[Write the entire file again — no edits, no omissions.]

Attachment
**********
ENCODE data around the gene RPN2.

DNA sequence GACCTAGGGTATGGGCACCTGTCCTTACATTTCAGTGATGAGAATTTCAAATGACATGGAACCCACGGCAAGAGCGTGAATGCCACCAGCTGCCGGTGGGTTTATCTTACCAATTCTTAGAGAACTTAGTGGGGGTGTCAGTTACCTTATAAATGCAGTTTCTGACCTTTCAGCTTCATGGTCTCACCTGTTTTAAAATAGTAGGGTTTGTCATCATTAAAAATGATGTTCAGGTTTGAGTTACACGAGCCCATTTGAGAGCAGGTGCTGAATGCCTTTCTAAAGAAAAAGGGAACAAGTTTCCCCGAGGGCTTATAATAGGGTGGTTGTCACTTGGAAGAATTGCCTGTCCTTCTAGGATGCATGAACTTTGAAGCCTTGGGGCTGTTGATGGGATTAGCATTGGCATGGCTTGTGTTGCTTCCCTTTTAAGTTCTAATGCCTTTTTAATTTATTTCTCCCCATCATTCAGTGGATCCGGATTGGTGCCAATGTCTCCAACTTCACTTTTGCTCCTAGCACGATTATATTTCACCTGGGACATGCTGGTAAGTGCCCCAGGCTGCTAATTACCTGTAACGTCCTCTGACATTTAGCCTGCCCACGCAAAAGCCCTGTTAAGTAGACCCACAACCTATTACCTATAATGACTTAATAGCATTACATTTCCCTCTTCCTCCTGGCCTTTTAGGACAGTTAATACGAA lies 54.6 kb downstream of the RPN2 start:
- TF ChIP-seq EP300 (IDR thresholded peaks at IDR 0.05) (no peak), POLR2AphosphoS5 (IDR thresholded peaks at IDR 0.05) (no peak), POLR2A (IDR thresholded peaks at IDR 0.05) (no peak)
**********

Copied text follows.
ENCODE data around the gene RPN2.

DNA sequence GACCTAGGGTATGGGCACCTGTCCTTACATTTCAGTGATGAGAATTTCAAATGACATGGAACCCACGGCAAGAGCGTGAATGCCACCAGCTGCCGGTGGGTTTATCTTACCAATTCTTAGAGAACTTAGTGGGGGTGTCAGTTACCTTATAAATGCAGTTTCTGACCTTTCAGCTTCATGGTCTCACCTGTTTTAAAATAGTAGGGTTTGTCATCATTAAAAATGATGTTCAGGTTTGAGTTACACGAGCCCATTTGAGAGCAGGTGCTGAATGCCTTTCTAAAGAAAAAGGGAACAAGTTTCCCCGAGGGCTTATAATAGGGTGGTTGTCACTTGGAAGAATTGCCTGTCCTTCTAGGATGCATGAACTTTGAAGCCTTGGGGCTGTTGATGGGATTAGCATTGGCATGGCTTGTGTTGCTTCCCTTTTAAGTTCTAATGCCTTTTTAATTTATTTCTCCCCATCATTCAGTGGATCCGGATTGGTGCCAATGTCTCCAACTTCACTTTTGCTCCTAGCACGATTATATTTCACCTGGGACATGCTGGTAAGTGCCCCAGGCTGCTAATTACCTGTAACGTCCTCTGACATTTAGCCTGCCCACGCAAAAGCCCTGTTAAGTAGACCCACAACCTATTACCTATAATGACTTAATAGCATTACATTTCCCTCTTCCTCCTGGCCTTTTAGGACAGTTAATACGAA lies 54.6 kb downstream of the RPN2 start:
- TF ChIP-seq EP300 (IDR thresholded peaks at IDR 0.05) (no peak), POLR2AphosphoS5 (IDR thresholded peaks at IDR 0.05) (no peak), POLR2A (IDR thresholded peaks at IDR 0.05) (no peak)